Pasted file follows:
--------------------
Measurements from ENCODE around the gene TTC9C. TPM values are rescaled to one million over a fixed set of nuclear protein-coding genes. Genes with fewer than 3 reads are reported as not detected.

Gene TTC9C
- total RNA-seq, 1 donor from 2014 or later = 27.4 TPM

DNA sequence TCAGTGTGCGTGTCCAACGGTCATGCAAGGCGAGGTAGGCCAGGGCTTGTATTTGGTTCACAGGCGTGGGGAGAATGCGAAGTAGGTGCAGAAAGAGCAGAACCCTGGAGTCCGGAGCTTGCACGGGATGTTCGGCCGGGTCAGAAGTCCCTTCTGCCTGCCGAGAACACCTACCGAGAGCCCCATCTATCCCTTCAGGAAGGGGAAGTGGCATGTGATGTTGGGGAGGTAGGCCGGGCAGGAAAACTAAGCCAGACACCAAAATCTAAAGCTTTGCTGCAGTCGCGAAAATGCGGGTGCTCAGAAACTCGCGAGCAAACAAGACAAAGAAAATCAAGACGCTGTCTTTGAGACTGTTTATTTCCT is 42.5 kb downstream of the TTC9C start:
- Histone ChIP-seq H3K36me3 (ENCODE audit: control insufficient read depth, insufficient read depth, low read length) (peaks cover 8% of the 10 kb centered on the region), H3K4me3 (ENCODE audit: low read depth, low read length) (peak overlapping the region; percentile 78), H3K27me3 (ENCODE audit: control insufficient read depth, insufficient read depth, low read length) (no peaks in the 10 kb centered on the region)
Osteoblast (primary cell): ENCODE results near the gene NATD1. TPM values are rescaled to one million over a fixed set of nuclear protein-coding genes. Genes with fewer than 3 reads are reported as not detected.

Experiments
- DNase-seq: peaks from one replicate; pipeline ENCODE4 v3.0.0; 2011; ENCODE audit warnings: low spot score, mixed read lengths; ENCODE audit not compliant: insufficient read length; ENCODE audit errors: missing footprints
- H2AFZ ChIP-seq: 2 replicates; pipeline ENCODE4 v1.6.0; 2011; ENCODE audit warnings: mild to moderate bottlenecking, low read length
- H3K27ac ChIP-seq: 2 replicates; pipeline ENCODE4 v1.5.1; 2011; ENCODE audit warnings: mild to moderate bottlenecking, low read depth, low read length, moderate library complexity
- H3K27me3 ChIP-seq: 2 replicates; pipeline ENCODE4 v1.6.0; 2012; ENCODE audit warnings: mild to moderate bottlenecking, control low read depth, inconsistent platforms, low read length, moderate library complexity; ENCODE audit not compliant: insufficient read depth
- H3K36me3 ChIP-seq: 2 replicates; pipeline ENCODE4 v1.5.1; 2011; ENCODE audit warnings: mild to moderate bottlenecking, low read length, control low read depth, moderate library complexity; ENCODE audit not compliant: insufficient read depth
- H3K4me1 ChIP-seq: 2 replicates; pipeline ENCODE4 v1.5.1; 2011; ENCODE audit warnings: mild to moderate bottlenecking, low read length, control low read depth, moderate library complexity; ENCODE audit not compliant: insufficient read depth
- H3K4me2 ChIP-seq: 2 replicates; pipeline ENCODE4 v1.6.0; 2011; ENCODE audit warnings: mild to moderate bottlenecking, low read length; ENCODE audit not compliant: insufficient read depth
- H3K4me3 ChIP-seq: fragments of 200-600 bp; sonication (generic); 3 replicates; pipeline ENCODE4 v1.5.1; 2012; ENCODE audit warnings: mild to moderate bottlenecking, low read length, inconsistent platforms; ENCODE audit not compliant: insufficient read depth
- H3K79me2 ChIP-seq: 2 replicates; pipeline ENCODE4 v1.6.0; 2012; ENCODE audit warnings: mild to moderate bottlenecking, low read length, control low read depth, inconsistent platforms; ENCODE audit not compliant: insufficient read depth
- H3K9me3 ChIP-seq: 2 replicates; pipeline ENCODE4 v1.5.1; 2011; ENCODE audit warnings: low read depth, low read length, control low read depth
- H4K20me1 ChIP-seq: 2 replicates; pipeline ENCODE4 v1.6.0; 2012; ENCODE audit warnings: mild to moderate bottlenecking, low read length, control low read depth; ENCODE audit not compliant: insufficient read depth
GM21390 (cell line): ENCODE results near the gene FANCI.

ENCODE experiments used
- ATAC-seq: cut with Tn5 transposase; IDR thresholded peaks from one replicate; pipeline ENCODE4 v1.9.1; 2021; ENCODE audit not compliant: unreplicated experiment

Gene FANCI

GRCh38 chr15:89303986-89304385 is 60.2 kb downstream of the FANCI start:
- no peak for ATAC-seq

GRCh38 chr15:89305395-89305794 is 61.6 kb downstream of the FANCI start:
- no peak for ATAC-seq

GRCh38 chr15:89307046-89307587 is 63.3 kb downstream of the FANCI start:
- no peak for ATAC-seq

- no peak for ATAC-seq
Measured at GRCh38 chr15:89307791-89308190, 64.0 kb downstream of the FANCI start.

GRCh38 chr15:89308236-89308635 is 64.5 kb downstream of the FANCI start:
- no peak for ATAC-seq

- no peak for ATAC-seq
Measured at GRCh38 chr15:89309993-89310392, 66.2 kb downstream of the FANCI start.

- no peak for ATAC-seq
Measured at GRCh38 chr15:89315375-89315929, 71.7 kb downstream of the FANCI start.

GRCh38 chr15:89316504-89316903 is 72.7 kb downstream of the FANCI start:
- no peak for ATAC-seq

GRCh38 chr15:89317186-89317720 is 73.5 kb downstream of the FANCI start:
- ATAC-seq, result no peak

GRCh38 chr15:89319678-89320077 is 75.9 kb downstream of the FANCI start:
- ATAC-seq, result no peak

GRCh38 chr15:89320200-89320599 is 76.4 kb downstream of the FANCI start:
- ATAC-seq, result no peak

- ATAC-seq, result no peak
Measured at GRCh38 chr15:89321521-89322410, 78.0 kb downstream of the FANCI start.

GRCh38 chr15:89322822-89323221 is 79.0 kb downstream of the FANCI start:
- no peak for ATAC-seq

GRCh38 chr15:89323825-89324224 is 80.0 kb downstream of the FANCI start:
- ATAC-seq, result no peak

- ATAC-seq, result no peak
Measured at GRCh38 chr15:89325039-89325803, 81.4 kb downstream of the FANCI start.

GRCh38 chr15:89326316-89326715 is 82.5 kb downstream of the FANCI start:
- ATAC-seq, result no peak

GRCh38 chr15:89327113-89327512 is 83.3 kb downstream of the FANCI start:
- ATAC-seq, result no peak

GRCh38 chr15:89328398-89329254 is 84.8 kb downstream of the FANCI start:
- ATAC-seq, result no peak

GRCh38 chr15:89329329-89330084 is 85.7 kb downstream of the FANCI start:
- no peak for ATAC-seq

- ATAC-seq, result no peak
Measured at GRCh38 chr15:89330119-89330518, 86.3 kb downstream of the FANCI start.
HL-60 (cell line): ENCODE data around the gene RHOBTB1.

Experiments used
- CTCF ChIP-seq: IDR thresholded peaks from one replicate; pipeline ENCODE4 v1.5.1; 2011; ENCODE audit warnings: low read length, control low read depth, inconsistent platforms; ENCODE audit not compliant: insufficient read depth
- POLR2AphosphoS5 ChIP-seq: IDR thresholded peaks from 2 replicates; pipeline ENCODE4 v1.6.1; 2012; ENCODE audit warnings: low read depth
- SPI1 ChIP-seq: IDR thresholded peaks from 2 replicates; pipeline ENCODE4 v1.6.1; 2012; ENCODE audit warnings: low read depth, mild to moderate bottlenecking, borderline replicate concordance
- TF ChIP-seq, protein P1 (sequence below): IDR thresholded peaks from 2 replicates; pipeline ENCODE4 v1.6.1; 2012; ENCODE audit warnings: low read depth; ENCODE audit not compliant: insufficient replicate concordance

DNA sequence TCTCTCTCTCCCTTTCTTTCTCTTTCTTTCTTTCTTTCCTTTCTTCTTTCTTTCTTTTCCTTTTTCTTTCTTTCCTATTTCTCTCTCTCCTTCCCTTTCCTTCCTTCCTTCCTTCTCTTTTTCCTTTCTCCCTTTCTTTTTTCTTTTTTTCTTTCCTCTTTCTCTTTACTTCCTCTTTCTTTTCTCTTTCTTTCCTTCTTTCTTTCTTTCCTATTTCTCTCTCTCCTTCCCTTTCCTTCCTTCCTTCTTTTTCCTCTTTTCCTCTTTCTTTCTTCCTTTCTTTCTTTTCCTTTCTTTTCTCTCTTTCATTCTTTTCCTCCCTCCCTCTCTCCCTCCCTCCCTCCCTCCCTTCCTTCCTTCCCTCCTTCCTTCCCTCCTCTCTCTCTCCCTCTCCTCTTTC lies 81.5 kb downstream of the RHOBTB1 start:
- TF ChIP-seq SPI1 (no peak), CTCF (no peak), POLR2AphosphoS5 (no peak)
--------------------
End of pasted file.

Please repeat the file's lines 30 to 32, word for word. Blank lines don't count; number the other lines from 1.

Measured at GRCh38 chr15:89307791-89308190, 64.0 kb downstream of the FANCI start.

GRCh38 chr15:89308236-89308635 is 64.5 kb downstream of the FANCI start:
- no peak for ATAC-seq